An introduction to ethical fashion
For me, although I had pondered around particularly ethical fashion over a few short years at the end of Primary school, I can’t honestly say that I was one to be battling the streets of London sharing and shouting the testaments of social issues like animal cruelty during my childhood. I was very much more interested in pursuing my ever evidential failure of a tennis career and mostly wanting to jam four-part harmonies of Christian anthems with my choir friends from school. This was probably the same case during my teenage years, perhaps minus the choir jams – I like to think I had more things to worry about!
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A big turning point for me was my time in China last year. I was very lucky to spend a semester at The University of Hong Kong and finished my trip with an internship at a sourcing and trading company in mainland China called The ODM Group. They specialise in manufacturing and producing various promotional/branded products for hundreds of world-leading brands. Although my role was very much digital marketing orientated, I learnt a lot about managing production projects, and had the opportunity to visit various factories around the South of China. Quite fittingly, the factories I visited were honestly impeccable, yet, it did raise the imperative importance of knowing where your products are being made and crucially how.
Once I returned to the UK it was like I saw the retail world in a different light. I used to trade the extra large share bag size of M&M’s for a smaller size so I could afford to pay for organic eggs. Or, perhaps less regularly, used to drop the six H&M basic all black t-shirts and purchase one super nice Patagonia black tee because I trusted in their sourcing and CSR practices. I was starting to understand that as a consumer I had the power.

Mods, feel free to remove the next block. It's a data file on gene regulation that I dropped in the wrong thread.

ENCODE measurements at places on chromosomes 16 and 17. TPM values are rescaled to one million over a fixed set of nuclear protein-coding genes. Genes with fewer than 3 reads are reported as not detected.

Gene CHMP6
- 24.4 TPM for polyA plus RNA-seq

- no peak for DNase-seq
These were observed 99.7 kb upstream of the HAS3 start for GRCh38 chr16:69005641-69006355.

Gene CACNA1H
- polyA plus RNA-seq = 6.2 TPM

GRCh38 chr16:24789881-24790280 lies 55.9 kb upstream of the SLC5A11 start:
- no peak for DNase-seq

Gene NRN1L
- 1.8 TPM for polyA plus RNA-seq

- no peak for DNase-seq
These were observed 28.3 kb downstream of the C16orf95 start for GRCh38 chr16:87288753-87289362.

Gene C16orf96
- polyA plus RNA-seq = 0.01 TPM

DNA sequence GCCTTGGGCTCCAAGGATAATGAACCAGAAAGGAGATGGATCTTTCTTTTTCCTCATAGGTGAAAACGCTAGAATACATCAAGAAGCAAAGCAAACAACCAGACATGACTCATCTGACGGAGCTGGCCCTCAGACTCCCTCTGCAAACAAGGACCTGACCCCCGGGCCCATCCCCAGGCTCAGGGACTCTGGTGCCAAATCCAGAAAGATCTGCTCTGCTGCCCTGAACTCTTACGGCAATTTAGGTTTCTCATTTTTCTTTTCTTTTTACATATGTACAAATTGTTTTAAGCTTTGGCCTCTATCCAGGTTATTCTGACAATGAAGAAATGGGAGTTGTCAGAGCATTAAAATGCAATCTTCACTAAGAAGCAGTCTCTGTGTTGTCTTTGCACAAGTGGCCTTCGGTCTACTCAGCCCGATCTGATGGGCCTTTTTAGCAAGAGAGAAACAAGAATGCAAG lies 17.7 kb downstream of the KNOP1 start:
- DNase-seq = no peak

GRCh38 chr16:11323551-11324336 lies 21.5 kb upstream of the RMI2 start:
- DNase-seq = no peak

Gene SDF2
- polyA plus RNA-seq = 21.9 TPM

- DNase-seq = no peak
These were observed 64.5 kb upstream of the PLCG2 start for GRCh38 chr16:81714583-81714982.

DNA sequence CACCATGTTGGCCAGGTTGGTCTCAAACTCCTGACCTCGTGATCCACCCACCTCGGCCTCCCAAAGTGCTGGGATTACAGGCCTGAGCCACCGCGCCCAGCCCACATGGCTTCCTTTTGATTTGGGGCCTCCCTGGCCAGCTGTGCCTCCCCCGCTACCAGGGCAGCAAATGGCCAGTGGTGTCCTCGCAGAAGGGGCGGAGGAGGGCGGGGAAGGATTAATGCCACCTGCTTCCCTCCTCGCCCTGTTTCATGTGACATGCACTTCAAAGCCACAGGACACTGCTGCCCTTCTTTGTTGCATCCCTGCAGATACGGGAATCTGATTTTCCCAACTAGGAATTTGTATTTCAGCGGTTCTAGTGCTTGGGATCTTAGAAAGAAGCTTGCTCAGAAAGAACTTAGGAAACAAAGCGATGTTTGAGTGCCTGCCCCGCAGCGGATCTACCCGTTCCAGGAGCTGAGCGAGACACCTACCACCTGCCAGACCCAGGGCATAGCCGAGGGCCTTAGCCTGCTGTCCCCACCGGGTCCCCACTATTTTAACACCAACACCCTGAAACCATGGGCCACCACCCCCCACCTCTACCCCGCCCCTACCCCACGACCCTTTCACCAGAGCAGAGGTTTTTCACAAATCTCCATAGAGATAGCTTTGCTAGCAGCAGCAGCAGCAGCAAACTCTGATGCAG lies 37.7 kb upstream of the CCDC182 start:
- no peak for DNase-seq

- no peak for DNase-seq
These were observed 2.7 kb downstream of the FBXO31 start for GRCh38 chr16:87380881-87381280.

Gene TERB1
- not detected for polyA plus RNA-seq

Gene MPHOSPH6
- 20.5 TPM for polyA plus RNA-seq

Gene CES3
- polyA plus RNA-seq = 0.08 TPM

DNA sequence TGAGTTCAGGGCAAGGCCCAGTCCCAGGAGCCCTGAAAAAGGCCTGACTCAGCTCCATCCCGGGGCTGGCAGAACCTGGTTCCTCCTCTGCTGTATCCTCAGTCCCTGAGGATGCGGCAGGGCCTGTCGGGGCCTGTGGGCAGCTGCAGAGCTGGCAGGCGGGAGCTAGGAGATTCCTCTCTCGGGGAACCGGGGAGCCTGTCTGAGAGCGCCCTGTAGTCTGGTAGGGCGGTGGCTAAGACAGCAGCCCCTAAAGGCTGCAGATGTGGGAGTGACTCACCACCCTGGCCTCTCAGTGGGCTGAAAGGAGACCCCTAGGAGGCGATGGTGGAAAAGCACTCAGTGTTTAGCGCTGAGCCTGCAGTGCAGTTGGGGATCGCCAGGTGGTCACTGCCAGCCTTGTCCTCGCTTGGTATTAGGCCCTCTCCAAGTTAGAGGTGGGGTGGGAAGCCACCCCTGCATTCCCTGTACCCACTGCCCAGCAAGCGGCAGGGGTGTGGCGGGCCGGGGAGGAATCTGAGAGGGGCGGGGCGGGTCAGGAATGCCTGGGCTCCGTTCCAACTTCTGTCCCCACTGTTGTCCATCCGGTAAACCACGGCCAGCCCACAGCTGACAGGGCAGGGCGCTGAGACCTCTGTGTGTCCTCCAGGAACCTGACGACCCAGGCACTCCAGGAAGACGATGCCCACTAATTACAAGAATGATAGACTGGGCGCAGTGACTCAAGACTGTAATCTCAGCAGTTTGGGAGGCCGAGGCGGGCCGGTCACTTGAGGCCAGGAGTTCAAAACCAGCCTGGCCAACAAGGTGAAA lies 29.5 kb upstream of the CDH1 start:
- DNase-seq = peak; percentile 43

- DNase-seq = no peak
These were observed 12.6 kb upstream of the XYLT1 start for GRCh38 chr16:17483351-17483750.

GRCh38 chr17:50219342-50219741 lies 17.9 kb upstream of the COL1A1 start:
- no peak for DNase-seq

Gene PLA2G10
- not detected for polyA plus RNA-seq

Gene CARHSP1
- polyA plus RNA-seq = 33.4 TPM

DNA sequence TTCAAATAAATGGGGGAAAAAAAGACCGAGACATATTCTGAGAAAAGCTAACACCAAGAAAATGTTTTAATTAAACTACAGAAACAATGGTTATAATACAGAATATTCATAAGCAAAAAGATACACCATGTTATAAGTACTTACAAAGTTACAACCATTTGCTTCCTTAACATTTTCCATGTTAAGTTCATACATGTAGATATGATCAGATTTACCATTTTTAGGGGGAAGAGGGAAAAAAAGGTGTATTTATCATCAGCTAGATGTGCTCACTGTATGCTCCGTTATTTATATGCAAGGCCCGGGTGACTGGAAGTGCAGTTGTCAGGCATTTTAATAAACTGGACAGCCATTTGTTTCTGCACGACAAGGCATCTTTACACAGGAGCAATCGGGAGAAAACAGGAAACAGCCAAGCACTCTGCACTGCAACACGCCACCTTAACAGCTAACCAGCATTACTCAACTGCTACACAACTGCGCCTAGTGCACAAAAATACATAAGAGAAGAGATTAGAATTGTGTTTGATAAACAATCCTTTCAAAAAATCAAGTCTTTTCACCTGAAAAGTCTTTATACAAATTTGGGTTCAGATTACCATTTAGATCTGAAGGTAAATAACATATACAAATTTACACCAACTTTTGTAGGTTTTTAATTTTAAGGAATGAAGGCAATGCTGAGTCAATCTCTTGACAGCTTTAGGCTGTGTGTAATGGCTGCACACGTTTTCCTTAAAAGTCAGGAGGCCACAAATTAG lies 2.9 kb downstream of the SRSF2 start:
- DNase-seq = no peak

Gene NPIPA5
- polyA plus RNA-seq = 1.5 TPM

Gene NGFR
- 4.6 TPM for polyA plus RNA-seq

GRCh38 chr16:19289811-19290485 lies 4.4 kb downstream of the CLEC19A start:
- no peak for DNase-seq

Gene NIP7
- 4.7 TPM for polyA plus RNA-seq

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Although ethical or sustainably produced products tend to be a little more expensive, the reason generally speaking is because you are paying for a better quality product – and most importantly a wage of which the individual who produced it can, to put it bluntly, survive. With this interest, and coupled with an Ethics module I took up at Uni, I discovered a few stats, that truthfully hit me hard. I’m definitely not one to be pulling out intellectual statistics, though here are three that could need some more circulation:
1) To date, 250 million 5-14 year old children are exploited in hundreds of thousands of sweat shops around the globe. These are the same sweat shops discovered to be, if not openly shared, utilized by various of our favorite high street retailers.
2) 25% of chemicals produced worldwide are used for textiles. With this, the fashion industry as a whole are widely branded as number 2 in the rankings of the highest polluters of clean water, just after agriculture.
3) In a regularly quoted study, 16 out of 27 luxury fashion products, (59%) tested positive for one or more hazardous chemicals!
This research, coupled with my experience in China, stipulated a strong catalyst to create my own clothes, and so a few school friends and I teamed up and recently launched our own brand – Lite Apparel. Through careful and meticulous attention, and in partnership with UK Charity The Fair Wear Foundation, we are very proud to share that all of our current 06.16 collection are comprised and formulated with 100% certified organic and traceable fabric – whilst imperatively all being created with award-winning energy efficient sustainable methods of production.
If you wish for anything, you can save 10% with coupon code “Trusted Clothes” at Checkout!
About the Author
Kai Jonas is Co-Founder at Lite Apparel. An apparel brand who pride upon offering innovative, high quality and sustainably manufactured product. We aspire to focus our attention on environmentally friendly production and believe that with this we can contribute and inspire the needed movement in the industry. All of our products are manufactured at the highest of standards and our factories are affiliated with the highly acclaimed fair wear foundation group. With simplistic and clean designs we wish for our quality of apparel to do the talking.